Okay, here’s the deal: it’s another visually stunning film, but honestly I wouldn’t expect anything else from a Studio Ghibli production.
It’s fascinating that they decided to tackle some real people and events here as I was not at all familiar with pretty much any of the stuff they mention. I should, however, mention that although the main character is based on a real person, a large chunk of the events depicted is fictitious.
The setting is Yokohama in 1963, and the filmmakers lovingly bring to life the bustling seaside town, with its misty harbor, sun-drenched gardens, shops and markets, and some of the most mouthwatering Japanese home-cooking set to film. The story centers on an innocent romance beginning to bud between Umi and Shun, two high school kids caught up in the changing times. Japan is picking itself up from the devastation of World War II and preparing to host the 1964 Olympics – and the mood is one of both optimism and conflict as the young generation struggles to throw off the shackles of a troubled past. While the children work together to save a dilapidated Meiji era club house from demolition, their tentative relationship begins to blossom. But – in an unexpected twist that parallels what the country itself is facing – a buried secret from their past emerges to cast a shadow on the future and pull them apart.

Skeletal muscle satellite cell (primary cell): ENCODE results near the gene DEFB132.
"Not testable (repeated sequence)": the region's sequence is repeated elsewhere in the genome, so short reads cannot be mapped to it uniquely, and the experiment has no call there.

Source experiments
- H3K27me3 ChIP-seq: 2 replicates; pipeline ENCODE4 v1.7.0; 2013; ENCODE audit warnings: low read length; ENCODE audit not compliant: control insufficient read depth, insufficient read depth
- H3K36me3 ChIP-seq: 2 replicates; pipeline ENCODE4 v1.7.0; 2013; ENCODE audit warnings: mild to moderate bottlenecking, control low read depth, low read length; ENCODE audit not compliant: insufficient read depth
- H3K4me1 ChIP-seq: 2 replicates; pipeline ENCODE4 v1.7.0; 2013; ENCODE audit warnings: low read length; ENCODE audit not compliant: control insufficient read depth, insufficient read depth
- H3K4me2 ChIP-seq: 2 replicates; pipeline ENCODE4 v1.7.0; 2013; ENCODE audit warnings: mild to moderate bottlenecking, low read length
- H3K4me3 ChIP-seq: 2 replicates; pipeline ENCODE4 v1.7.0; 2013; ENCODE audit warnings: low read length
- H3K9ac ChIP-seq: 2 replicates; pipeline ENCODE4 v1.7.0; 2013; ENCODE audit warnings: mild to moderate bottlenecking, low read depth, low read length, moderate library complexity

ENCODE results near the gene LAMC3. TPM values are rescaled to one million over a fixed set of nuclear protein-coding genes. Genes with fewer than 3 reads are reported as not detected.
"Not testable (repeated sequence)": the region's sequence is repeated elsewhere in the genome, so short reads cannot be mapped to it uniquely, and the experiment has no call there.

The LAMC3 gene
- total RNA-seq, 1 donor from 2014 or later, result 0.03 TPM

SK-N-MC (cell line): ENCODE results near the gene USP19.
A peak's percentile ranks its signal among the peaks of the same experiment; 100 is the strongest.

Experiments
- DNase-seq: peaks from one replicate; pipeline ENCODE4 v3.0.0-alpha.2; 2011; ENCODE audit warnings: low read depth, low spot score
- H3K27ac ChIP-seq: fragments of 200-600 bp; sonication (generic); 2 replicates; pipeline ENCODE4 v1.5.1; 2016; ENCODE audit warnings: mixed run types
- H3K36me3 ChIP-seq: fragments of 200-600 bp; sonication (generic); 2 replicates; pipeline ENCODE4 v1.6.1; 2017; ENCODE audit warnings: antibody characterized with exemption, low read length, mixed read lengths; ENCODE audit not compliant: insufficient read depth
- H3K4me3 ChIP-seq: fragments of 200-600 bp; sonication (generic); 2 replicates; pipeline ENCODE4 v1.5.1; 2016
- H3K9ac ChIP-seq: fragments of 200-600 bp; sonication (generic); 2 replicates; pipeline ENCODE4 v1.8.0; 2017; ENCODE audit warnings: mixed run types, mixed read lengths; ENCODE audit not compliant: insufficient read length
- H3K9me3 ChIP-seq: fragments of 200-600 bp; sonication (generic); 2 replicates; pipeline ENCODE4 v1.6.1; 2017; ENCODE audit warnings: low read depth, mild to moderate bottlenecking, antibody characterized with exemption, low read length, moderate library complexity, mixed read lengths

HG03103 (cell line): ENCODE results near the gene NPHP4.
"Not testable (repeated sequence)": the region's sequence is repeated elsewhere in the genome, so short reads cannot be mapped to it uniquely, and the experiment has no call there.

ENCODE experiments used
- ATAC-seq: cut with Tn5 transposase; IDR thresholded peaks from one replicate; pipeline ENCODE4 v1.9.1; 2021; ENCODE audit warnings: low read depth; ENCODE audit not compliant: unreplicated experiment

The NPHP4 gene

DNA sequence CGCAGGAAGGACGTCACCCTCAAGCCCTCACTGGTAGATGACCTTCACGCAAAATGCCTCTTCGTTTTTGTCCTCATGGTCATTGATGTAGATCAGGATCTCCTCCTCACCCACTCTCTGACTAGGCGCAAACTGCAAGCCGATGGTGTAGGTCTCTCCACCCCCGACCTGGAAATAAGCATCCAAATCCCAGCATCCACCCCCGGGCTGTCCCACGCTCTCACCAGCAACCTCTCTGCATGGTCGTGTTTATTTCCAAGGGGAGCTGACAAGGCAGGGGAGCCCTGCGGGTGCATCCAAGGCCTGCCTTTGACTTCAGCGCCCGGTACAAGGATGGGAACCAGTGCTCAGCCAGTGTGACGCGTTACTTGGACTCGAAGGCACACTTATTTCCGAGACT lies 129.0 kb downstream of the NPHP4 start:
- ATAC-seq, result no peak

While I usually try to keep my reviews spoiler-free, something about this film really rubbed me the wrong way and I can’t tackle that without giving away a little plot-twist. So, if you click the read more button below the next paragraph, consider yourself warned.
Generally speaking, this is another beautifully made Studio Ghibli film. The animation, and especially the colors, are mesmerizing. By the way, this movie is also directed by Hayao Miyazaki’s son, Goro. In comparison with his first movie, Tales from Earthsea, he definitely stepped up his game.